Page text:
Human rights: Definition, types

Human rights are those rights that a person is entitled to have as a human being. It includes both basic needs and lawful rights. The basic needs are food, clothing, shelter, education and medical care. These are the inborn rights of a man.

Without any of these rights, the development of a person will be hindered. Even his life may come to an end. On the other hand, there are some rights that a person is entitled to either as a citizen of a country or as a person belonging to this world. These rights include being equal before the law, freedom of speech, thoughts and conscience, beliefs, etc.

Freedom of the press is also very important. Again, everyone is entitled to freedom of peaceful assembly and association. Moreover, a person can move and settle wherever he likes within the state he belongs to. No one shall be forced to be a slave or to do any work. Cruel and degrading punishment cannot be given.

All persons are entitled to have equal treatment without any discrimination of race, colour, religion, sex, political ideology, birth, social or other status. These are some basic human rights that uphold man's dignity as a human being.

Types of human rights

1. Freedom of speech
2. Freedom of belief
3. Freedom of press
4. Right to education
5. Right to food
6. Right to safe shelter
7. Activism
8. Protection
9. Violation

1. Freedom of speech: Man is born free and he must not be deprived of his freedom of speech. Any form of obstruction to freedom of speech is simply the violation of the law of nature that will sap into the vitality of the victims as well as the nation as a whole. Creating obstruction to freedom of speech is an offence committed against humanity. So, the state must ensure this right for its citizens.

2. Freedom of belief: It inextricably relates to human rights on the ground that people of the world belong to different communal, political and religious beliefs. Every group of people has its own rights and rituals. People come of parents of different faiths and ideologies. So, one must not impose one's own belief on another.

3. Freedom of press: The press stands for both print and electronic media from which people expect to know the happenings of home and abroad. This is the way freedom of press relates to human rights because any form of imposition on press means treachery with the people who elect a government. Freedom of press closely relates to freedom of speech, the absence of which simply indicates a form of dictatorship.

4. Right to education: Education is one of the five fundamental necessities of every human being irrespective of caste and creed, colour and gender and so forth. Education leads to perfection which is expected to be guaranteed by the State. Article 26 (1) of the Universal Declaration of Human Rights states, "Everyone has the right to education. Education shall be free, at least in the elementary and fundamental stages. Primary education shall be compulsory... and higher education shall be equally accessible to all on the basis of merit."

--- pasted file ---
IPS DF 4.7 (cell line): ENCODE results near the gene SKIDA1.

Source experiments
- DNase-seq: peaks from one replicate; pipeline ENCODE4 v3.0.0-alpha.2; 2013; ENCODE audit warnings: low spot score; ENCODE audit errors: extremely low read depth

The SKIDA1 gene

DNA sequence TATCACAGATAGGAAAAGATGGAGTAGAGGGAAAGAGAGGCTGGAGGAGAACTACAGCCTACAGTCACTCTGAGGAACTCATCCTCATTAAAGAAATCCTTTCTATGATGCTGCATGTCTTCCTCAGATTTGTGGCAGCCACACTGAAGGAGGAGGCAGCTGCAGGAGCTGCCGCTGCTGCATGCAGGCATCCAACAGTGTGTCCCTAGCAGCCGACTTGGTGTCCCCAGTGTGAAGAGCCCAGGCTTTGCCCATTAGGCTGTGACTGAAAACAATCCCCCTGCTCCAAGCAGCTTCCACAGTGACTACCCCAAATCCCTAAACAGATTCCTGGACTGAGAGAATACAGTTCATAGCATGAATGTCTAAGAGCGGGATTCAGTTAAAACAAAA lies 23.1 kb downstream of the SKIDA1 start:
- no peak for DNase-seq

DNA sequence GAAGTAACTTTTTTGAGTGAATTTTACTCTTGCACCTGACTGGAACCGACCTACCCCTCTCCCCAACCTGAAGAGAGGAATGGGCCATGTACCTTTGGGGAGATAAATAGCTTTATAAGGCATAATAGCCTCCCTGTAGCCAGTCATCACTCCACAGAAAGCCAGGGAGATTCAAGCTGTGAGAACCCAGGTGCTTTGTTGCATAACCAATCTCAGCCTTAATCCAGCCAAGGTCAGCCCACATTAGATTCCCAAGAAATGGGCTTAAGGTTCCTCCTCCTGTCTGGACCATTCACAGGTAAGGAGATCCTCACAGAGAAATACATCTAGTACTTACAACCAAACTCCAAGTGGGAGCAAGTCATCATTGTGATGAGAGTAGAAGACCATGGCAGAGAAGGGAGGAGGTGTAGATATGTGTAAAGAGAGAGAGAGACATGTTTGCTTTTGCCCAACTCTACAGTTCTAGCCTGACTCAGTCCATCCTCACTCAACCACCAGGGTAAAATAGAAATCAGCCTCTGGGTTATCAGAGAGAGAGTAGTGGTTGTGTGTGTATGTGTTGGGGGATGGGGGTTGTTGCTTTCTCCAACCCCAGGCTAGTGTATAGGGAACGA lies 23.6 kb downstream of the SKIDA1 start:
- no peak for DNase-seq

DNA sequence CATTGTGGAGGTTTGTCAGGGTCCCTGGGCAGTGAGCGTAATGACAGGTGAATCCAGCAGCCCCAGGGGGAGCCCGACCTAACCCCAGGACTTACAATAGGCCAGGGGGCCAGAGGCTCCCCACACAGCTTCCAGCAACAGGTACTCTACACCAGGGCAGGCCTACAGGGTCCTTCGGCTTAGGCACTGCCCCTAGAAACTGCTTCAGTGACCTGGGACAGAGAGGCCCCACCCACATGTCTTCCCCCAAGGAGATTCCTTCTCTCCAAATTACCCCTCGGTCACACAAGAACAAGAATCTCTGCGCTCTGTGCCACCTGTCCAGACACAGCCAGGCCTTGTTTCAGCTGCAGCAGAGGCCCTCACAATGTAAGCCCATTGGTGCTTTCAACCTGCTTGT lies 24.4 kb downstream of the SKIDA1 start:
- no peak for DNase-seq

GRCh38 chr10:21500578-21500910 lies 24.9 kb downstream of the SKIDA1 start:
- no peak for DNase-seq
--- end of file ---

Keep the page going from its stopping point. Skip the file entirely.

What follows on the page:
5. Right to food: Food is the first fundamental need without which no human or any other living being can survive. It is the first precondition for survival. This is how it relates to human rights. Prolonged hunger can lead to premature death. Age and gender, caste and creed, colour and religion and so forth must not stand in the way to this right. People who are in distress or unable to earn their bread must be ensured with adequate food by the State, even during a war or any form of social/economic depression.

6. Right to safe shelter: Right to safe shelter is followed by rights to food and clothing. It is the third fundamental necessity for human survival. Every human being has the right to safe shelter. Those who do not have it can expect it from the State where they were born or they are living/staying now. Homelessness or unsafe shelter means an inhumane living condition and so safe shelter is a human appeal. Even a prison must be safe enough; it is not that a prisoner will be compelled to stay in a place where he/she is susceptible to diseases, incidents of fire or any other danger.

7. Activism: A man/woman is not a doll; he/she has the right to freedom of peaceful assembly and association. He/she may believe in any ideology and can practice it in an active and righteous way. No one should be compelled to adhere to a particular association. The will of the people shall be the basis of the authority of government. Everyone has the right to take part in the government of his/her country as well as the right to equal access to public service in his/her country.
Human rights: Definition, types
8. Protection: Protection relates to human rights in the way that the State shall protect all the people from violence or disruptive activities, punish the miscreants/criminals and ensure the safety of people's lives and properties. It also ensures that people have the right to take recourse to law and they will not fall victim to arbitrary arrest, detention or exile; police must present the accused (if arrested) before the court within a period of 24 hours.

9. Violation: Violation of human rights is equal to violation of the law. In case of any form of violation of human rights, the victim or any other person on behalf of him/her can take recourse to law against the concerned person/persons/authority. The State shall protect the people from those who violate human rights.
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